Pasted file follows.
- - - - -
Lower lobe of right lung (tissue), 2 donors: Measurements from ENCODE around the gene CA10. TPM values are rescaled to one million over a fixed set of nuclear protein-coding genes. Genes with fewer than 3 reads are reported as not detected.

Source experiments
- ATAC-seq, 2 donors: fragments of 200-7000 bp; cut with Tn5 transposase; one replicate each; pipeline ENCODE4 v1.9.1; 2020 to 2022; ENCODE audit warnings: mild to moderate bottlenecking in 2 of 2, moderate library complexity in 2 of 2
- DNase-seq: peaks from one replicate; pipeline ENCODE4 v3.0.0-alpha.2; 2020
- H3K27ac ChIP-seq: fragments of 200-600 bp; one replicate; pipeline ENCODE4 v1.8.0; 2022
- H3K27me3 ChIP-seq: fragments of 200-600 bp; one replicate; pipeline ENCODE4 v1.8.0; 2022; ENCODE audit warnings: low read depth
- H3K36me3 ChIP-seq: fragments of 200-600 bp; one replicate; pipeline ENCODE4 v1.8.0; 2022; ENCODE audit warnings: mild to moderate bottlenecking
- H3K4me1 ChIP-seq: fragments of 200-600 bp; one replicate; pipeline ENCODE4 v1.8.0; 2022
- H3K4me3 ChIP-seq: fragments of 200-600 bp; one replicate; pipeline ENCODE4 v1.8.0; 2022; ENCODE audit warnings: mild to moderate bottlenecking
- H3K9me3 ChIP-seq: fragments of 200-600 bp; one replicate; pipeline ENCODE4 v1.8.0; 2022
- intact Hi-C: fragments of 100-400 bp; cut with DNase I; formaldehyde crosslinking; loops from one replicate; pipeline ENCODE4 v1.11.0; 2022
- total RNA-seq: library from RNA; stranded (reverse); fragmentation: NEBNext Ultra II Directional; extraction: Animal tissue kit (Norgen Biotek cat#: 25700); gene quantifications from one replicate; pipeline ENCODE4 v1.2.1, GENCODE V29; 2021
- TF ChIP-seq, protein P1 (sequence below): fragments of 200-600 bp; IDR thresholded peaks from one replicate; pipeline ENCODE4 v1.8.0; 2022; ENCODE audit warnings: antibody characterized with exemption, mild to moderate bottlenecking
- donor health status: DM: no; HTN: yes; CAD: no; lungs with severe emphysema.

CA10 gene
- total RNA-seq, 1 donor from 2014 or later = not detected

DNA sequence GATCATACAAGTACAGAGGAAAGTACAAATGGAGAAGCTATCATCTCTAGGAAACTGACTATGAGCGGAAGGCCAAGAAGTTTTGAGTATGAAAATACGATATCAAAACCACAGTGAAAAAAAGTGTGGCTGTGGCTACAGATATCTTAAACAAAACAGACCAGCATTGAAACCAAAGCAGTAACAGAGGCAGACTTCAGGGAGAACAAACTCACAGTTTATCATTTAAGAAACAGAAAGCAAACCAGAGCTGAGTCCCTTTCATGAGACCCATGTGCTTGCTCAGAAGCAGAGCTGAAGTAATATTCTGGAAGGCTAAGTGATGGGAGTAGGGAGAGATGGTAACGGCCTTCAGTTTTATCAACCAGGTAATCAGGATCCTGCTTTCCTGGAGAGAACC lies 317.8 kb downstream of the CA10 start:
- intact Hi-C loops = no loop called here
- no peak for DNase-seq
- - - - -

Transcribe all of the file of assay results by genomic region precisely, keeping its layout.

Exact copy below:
Lower lobe of right lung (tissue), 2 donors: Measurements from ENCODE around the gene CA10. TPM values are rescaled to one million over a fixed set of nuclear protein-coding genes. Genes with fewer than 3 reads are reported as not detected.

Source experiments
- ATAC-seq, 2 donors: fragments of 200-7000 bp; cut with Tn5 transposase; one replicate each; pipeline ENCODE4 v1.9.1; 2020 to 2022; ENCODE audit warnings: mild to moderate bottlenecking in 2 of 2, moderate library complexity in 2 of 2
- DNase-seq: peaks from one replicate; pipeline ENCODE4 v3.0.0-alpha.2; 2020
- H3K27ac ChIP-seq: fragments of 200-600 bp; one replicate; pipeline ENCODE4 v1.8.0; 2022
- H3K27me3 ChIP-seq: fragments of 200-600 bp; one replicate; pipeline ENCODE4 v1.8.0; 2022; ENCODE audit warnings: low read depth
- H3K36me3 ChIP-seq: fragments of 200-600 bp; one replicate; pipeline ENCODE4 v1.8.0; 2022; ENCODE audit warnings: mild to moderate bottlenecking
- H3K4me1 ChIP-seq: fragments of 200-600 bp; one replicate; pipeline ENCODE4 v1.8.0; 2022
- H3K4me3 ChIP-seq: fragments of 200-600 bp; one replicate; pipeline ENCODE4 v1.8.0; 2022; ENCODE audit warnings: mild to moderate bottlenecking
- H3K9me3 ChIP-seq: fragments of 200-600 bp; one replicate; pipeline ENCODE4 v1.8.0; 2022
- intact Hi-C: fragments of 100-400 bp; cut with DNase I; formaldehyde crosslinking; loops from one replicate; pipeline ENCODE4 v1.11.0; 2022
- total RNA-seq: library from RNA; stranded (reverse); fragmentation: NEBNext Ultra II Directional; extraction: Animal tissue kit (Norgen Biotek cat#: 25700); gene quantifications from one replicate; pipeline ENCODE4 v1.2.1, GENCODE V29; 2021
- TF ChIP-seq, protein P1 (sequence below): fragments of 200-600 bp; IDR thresholded peaks from one replicate; pipeline ENCODE4 v1.8.0; 2022; ENCODE audit warnings: antibody characterized with exemption, mild to moderate bottlenecking
- donor health status: DM: no; HTN: yes; CAD: no; lungs with severe emphysema.

CA10 gene
- total RNA-seq, 1 donor from 2014 or later = not detected

DNA sequence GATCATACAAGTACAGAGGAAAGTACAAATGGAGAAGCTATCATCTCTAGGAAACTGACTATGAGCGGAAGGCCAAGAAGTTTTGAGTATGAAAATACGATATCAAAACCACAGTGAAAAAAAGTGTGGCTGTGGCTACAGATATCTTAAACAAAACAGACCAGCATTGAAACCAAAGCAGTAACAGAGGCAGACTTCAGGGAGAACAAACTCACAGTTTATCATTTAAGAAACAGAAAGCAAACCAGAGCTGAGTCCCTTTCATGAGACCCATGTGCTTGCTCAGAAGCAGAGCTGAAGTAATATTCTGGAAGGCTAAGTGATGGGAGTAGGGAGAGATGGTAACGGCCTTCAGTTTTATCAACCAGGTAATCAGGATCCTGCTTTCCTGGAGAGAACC lies 317.8 kb downstream of the CA10 start:
- intact Hi-C loops = no loop called here
- no peak for DNase-seq